Wednesday

27th Jul 2016

Dutch coalition to target burqas, Muslim immigration

  • The wearer of a face veil in public could soon be subject to fines (Photo: Shemer)

Anti-Islamic politician Geert Wilders has emerged triumphant in Dutch coalition talks, with the new government to introduce a bill on banning the Muslim face veil and to try to halve the number of "non-Western" immigrants in the country.

The Netherlands' new "Freedom and responsibility" coalition formally includes just the Liberal Party (VVD) and the the Christian Democratic Appeal (CDA). But the 46-page-long coalition agreement by the minority government makes far-reaching concessions on burqas and immigration rules in order to be able to count on parliamentary support from Mr Wilders' PVV faction.

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Under the plans, immigrants already living in the Netherlands will face extra hurdles in bringing family members to the country and unskilled people will have even fewer chances of finding work and coming to settle. The coalition text also promises in writing to bring a burqa bill to parliament.

Speaking at a joint press conference with the VVD and CDA leaders on Thursday (30 September), Mr Wilders said "A new wind will blow in the Netherlands" and "We want the Islamisation to be stopped."

He also took a swipe at German Chancellor Angela Merkel who had earlier voiced "regret" at his potential role in The Hague. Speaking in broken German during the press conference, he said "Ms Merkel, you are not right," and told her to stop meddling in Dutch politics.

The four-year coalition deal could still be ditched by Christian Democrats at their party convention at the weekend.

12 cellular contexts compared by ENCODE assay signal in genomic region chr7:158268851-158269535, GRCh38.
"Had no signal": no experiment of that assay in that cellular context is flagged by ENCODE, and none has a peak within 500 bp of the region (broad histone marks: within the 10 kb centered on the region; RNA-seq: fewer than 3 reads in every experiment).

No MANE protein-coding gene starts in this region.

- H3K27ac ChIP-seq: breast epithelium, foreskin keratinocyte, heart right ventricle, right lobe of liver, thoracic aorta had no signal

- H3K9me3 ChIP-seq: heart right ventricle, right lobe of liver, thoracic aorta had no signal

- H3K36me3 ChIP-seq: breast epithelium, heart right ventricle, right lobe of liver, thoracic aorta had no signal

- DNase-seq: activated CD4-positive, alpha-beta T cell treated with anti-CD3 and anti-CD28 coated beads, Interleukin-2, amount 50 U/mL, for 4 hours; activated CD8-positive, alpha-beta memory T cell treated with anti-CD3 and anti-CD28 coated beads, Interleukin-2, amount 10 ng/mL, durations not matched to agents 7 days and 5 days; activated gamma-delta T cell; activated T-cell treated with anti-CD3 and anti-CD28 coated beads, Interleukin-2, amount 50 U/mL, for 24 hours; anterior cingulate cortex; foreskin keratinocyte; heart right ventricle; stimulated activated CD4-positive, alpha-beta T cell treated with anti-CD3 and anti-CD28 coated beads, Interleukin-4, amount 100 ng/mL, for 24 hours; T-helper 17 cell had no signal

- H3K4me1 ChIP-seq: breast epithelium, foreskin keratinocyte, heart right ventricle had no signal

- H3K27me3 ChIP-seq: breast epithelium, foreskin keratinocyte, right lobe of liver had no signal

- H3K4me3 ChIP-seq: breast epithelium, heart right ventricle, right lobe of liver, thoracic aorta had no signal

The Wilders element is still controversial for some, even though the CDA itself supports a burqa ban. But Christian Democrat leader Maxime Verhagen on Thursday described it as a "very good governing agreement ... that every Christian Democrat will be able to identify with."

The VVD's Mark Rutte, who is likely to become prime minister next week, said his government wants "to give the country back to the working Dutch citizen."

Opposition leaders are angry at the concessions made to Mr Wilders.

"This is unmistakeably a Wilders' cabinet," said Femke Halsema, the leader of the Green party. "It is about repression and reducing ethnic minorities."

The head of the Liberal opposition party D66, Alexander Pechtold, described the "discriminatory measures" affecting immigrants as "bullying." The agreement will lead to economic stagnation, he said. "The bill is being passed on to the next generation."

France and Belgium are much further down the path to banning the full Islamic veil than the Netherlands. Only a tiny minority of Muslims in either of the three countries actually wear burqas.

EU budget cuts

While the part on immigration is the longest chapter of the coalition accord - seven out of 46 pages - the text also proposes other measures likely to unnerve Brussels.

The Dutch contribution to the EU budget is set to be slashed by €1 billion. Billions will also come out of Dutch international aid spending. The Netherlands is currently the biggest per-capita contributor to the EU budget, with some €8 billion a year, while Germany is the biggest net contributor.

Amsterdam has already made strict financial commitments to the EU up until the end of 2013 budgetary period.

But the EU is about to embark on talks for the 2014 to 2020 framework budget. EU budget commissioner Janusz Lewandovski has already hinted that "a compensation mechanism" is needed for net contributors so that no country emerges as a "big loser."

Speaking on Tuesday in Brussels, he added that it is important EU contributions rest on sufficient public support. "We are of course conscious what is the mood in Dutch politics," he said.

Warning over Europe's sugar-guzzling habits

Europeans get through a huge amount of sugary drinks, causing serious risks to their health, a study backed by anti-obesity campaigners suggests. But southern Europe has seen a marked decline in consumption.

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